Practical approach to violence must be taken

Published 12:00 am Tuesday, June 28, 2005

Our society has expectations and most of us seem to make concerted attempts to fulfill those expectations in one form or another.

This fact is supported by a plethora of research and is considered fundamental when we rear our children – they all want to live up to what they perceive to be our expectations as parents.

The same holds true for students’ perceptions in the schools – they seek to live up to the expectations of the teachers.

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Sometimes when students either do not, cannot, or will not live up to these perceived expectations violence occurs in our schools.

Now, this is not a reference to the gang violence which is invading schools in some of our major metropolitan centers.

Nor is it a reference to the tragic outbursts similar to Columbine in Colorado.

Rather it is the “little” forms of violence which take place on a somewhat predictable basis beginning, arbitrarily, in the first through the third grades, and escalate, if unchecked, through the remainder of the student’s schooling in K-12.

These kinds of violence do not always become categorized as “violence” because they have become so much a part of the landscape in schools owing to the general development of our children.

The “teasing” and the bullying – the brow beating and the intimidation – the “picking-on” of certain youngsters by the “in” group – all of these activities are forms of violence, which, if left unchecked, can build to a cataclysmic crescendo and result in some serious harm to students.

The roots of this phenomenon are not new nor are they unknown.

Simply, as stated above, they are the result of human development, the exercise of one’s personality in a domination over others, and the reigning in of certain undesirable character traits which hopefully the school setting can assist in minimizing.

Our contemporary world being what it is, it would be folly for us to ignore the very real fact that what happens outside the protection of our schools has a profound impact on our children.

Witness the fantasy of violence in some of the video games available, the violent language of some of the music our youngsters listen to, and the apathy of Hollywood when it comes to presenting consequences for anti-social actions, i.e., the romanticization of violence in “action” films.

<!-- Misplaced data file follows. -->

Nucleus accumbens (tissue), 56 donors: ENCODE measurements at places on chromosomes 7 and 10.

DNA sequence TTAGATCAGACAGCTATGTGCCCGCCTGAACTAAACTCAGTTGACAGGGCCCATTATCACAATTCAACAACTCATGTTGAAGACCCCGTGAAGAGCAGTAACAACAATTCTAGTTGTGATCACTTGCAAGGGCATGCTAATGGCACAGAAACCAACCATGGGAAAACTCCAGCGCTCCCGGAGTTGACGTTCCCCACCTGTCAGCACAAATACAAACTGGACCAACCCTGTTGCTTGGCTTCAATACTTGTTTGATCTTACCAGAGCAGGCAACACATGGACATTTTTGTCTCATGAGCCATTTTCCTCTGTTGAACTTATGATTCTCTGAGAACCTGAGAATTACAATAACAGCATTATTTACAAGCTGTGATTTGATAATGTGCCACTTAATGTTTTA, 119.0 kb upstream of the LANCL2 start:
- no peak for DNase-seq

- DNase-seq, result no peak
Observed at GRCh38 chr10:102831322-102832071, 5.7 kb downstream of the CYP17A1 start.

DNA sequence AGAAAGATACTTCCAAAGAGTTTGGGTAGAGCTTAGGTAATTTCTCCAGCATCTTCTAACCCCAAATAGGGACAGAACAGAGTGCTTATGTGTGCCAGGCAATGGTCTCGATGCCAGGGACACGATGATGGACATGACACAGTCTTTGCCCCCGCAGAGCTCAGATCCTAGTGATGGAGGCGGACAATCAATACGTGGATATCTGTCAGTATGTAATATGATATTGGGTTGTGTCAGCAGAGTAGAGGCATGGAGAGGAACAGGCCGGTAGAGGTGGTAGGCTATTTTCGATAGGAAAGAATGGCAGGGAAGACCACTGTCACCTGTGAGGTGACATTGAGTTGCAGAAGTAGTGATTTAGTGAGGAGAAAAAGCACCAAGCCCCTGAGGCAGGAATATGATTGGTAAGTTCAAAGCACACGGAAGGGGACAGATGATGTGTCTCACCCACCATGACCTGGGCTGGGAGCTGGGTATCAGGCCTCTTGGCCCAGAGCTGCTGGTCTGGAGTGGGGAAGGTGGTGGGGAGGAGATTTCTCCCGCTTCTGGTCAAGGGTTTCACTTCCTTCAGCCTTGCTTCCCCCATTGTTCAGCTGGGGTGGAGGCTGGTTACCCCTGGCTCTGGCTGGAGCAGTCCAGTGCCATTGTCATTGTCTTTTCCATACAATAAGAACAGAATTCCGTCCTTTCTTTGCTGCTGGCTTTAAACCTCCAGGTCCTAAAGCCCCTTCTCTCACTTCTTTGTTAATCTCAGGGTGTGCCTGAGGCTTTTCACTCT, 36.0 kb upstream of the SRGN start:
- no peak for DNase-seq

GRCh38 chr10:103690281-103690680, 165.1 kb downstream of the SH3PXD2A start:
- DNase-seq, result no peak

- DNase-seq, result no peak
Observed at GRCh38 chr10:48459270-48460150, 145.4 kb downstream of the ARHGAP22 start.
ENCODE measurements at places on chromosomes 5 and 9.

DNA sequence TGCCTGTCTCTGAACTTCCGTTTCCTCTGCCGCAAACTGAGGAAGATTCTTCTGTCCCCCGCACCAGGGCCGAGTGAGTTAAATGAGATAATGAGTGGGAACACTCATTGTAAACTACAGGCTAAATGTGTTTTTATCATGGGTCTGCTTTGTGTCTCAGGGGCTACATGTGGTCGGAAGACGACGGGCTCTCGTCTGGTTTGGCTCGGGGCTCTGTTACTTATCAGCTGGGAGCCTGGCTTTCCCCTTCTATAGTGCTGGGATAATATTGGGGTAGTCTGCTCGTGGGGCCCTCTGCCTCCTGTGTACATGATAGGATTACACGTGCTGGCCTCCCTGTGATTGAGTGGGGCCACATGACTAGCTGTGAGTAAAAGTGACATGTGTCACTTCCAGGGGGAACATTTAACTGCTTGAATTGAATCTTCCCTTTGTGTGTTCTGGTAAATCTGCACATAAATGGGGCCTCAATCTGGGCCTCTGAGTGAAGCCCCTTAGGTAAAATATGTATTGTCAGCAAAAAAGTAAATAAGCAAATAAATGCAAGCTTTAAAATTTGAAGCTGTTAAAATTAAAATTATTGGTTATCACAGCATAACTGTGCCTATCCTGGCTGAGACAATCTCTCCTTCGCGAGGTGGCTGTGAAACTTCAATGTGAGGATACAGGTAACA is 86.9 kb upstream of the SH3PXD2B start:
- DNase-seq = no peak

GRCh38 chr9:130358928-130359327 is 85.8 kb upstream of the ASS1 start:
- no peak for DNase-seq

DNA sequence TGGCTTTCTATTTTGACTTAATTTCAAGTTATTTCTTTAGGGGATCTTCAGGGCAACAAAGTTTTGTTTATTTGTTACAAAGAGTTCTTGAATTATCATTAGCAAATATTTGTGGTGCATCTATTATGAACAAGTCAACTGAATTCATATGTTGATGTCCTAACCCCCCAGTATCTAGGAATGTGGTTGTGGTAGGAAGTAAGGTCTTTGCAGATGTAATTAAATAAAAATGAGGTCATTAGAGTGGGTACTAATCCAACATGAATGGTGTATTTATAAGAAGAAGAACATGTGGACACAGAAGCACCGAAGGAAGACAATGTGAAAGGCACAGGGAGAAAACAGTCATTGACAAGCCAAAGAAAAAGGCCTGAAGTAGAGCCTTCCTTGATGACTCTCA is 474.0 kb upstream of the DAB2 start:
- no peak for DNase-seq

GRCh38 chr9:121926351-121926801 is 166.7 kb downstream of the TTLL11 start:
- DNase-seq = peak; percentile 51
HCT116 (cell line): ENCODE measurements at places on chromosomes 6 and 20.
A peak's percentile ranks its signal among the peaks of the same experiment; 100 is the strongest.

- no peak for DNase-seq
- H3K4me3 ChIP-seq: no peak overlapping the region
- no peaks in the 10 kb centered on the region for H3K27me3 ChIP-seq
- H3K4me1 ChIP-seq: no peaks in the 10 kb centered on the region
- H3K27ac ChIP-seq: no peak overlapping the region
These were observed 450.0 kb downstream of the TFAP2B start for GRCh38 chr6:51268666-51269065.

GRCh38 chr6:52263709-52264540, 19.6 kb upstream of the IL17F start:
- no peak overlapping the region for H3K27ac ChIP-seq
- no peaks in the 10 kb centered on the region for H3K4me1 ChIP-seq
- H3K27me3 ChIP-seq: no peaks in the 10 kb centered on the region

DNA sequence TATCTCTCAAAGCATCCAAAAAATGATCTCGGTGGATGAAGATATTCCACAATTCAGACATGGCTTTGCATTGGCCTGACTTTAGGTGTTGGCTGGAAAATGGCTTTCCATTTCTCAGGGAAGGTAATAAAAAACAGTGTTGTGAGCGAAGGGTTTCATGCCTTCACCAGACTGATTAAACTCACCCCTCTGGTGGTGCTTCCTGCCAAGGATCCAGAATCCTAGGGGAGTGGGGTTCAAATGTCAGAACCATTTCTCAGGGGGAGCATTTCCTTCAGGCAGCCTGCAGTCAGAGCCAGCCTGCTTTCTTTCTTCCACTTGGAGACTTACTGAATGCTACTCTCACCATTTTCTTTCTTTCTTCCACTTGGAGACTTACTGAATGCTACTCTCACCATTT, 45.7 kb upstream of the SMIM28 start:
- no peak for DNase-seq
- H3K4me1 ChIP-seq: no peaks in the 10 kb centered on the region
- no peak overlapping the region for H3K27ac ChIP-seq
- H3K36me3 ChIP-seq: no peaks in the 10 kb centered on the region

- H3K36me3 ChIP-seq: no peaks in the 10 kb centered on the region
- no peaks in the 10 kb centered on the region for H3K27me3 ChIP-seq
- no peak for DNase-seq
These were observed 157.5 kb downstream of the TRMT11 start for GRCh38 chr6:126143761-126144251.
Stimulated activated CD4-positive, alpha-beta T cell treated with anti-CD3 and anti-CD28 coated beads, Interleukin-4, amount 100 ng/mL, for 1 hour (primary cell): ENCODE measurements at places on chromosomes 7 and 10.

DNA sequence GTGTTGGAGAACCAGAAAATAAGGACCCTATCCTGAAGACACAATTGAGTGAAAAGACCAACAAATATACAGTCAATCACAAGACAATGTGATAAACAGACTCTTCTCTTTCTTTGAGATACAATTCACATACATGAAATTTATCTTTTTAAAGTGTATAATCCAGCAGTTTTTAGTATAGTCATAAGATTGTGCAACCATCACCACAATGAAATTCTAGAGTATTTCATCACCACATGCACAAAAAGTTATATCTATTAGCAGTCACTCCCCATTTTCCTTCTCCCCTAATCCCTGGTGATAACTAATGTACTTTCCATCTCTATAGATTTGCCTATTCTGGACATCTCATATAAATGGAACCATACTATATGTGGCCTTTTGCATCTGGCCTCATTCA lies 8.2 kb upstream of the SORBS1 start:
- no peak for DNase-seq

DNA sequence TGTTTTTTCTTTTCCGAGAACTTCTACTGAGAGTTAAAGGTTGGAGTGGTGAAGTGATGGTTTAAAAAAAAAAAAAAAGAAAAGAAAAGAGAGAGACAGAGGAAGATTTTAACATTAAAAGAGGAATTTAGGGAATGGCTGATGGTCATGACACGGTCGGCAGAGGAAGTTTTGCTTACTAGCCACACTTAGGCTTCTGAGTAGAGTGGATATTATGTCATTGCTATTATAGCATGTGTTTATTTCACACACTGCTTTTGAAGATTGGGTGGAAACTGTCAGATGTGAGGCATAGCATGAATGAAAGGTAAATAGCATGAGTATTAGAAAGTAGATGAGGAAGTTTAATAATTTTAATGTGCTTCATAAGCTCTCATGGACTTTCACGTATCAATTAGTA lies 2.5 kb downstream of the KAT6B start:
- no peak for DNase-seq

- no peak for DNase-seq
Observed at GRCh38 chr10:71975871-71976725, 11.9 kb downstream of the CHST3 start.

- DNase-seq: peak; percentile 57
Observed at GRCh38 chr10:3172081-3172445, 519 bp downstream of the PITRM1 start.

At least the film scripts of by-gone eras had a message of punishing the wrong-doers and the rewarding those who upheld our societal principles.

Today, graphic and gratuitous violence seems to be the hallmark of successful Hollywood scripts and this does not go unnoticed by youngsters who can somehow get into theaters even though the film may have received an “R” rating.

So inasmuch as schools are vulnerable to the whims of society, it becomes crucial to a child’s development and socialization that a real and practical approach to stemming violence, however limited or extended, be established in our schools.

And this is no easy task for a teacher with a room full of energetic, socially aware, and active students who are all seeking to “establish” their own personalities.

But this is exactly where the battles against violence are won and lost.

Parents are no less culpable or responsible for the development of the children, but their role at home, if, indeed, it is a “home,” is confined and can be more effectively controlled.

What parents need to do is to be more cooperative with school authorities and with classroom teachers in curbing their child’s violent tendencies.

Melissa Kelly in her excellent article entitled “Combating School Violence” which was published in the on-line version of Secondary School Educators isolates the responsibilities of parents and teachers in controlling violence in schools.

Kelly says that there are seven signs parents need to be aware of when trying to identify traits which lead to violence on the part of their children:

* Sudden lack of interest

* Obsessions with violent games

* Depression and mood swings

* Writing that shows despair and isolation

* Lack of anger management skills

* Talking about death or bringing weapons to school

* Violence towards animals

Likewise, there are certain things teachers can do in concert with parents and students to see to it that serious violence does not evolve:

* Similar to parents, watch for the above warnings signs

* Talk to parents about concerns they might have – remember to keep the lines of communication open

* Bring concerns to guidance counselors and administration

* Be consistent in enforcing classroom and school policies

* Make your room a prejudice-free classroom – set the policy from the first day and enforce it

* Teach anger management skills as the need arises – be a good role model for the students yourself

* Create a plan of how to handle emergency situations with your students

Students are not without their responsibilities, according to Kelly, who offers four things students can do to avoid violence and not support it:

* Refuse to succumb to negative peer pressure, especially when violence is involved

* Report any knowledge of weapons on campus

* Tell your teachers about suspicious behaviors of other students

* Walk away from confrontations

Even though violence, or the acknowledgement of its pervasive presence in our society, can easily find its way into our schools, there are actions which can be taken, as Kelly has pointed out.

Whether it be calling a child on the carpet at home for bullying younger siblings, responding to violence-tending behaviors in the classroom, or avoiding situations which can escalate into violence, none of us has to succumb to the societal omnipresence of violence or of its celebration.